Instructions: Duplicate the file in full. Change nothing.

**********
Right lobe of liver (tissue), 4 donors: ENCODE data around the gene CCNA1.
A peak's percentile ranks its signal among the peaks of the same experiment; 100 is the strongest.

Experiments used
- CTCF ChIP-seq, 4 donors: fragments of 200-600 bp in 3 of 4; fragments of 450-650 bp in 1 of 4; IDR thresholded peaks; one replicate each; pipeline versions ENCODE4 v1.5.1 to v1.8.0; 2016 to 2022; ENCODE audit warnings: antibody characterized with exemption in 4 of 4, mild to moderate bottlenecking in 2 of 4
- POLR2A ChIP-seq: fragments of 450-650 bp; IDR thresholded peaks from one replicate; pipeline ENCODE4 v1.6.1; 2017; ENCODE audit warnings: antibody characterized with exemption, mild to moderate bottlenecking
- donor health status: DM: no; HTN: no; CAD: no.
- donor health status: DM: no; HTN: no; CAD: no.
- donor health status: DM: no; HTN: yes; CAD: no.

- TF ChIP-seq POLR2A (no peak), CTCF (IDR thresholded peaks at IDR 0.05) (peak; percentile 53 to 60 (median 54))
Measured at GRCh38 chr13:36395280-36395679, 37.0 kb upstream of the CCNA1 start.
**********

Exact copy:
Right lobe of liver (tissue), 4 donors: ENCODE data around the gene CCNA1.
A peak's percentile ranks its signal among the peaks of the same experiment; 100 is the strongest.

Experiments used
- CTCF ChIP-seq, 4 donors: fragments of 200-600 bp in 3 of 4; fragments of 450-650 bp in 1 of 4; IDR thresholded peaks; one replicate each; pipeline versions ENCODE4 v1.5.1 to v1.8.0; 2016 to 2022; ENCODE audit warnings: antibody characterized with exemption in 4 of 4, mild to moderate bottlenecking in 2 of 4
- POLR2A ChIP-seq: fragments of 450-650 bp; IDR thresholded peaks from one replicate; pipeline ENCODE4 v1.6.1; 2017; ENCODE audit warnings: antibody characterized with exemption, mild to moderate bottlenecking
- donor health status: DM: no; HTN: no; CAD: no.
- donor health status: DM: no; HTN: no; CAD: no.
- donor health status: DM: no; HTN: yes; CAD: no.

- TF ChIP-seq POLR2A (no peak), CTCF (IDR thresholded peaks at IDR 0.05) (peak; percentile 53 to 60 (median 54))
Measured at GRCh38 chr13:36395280-36395679, 37.0 kb upstream of the CCNA1 start.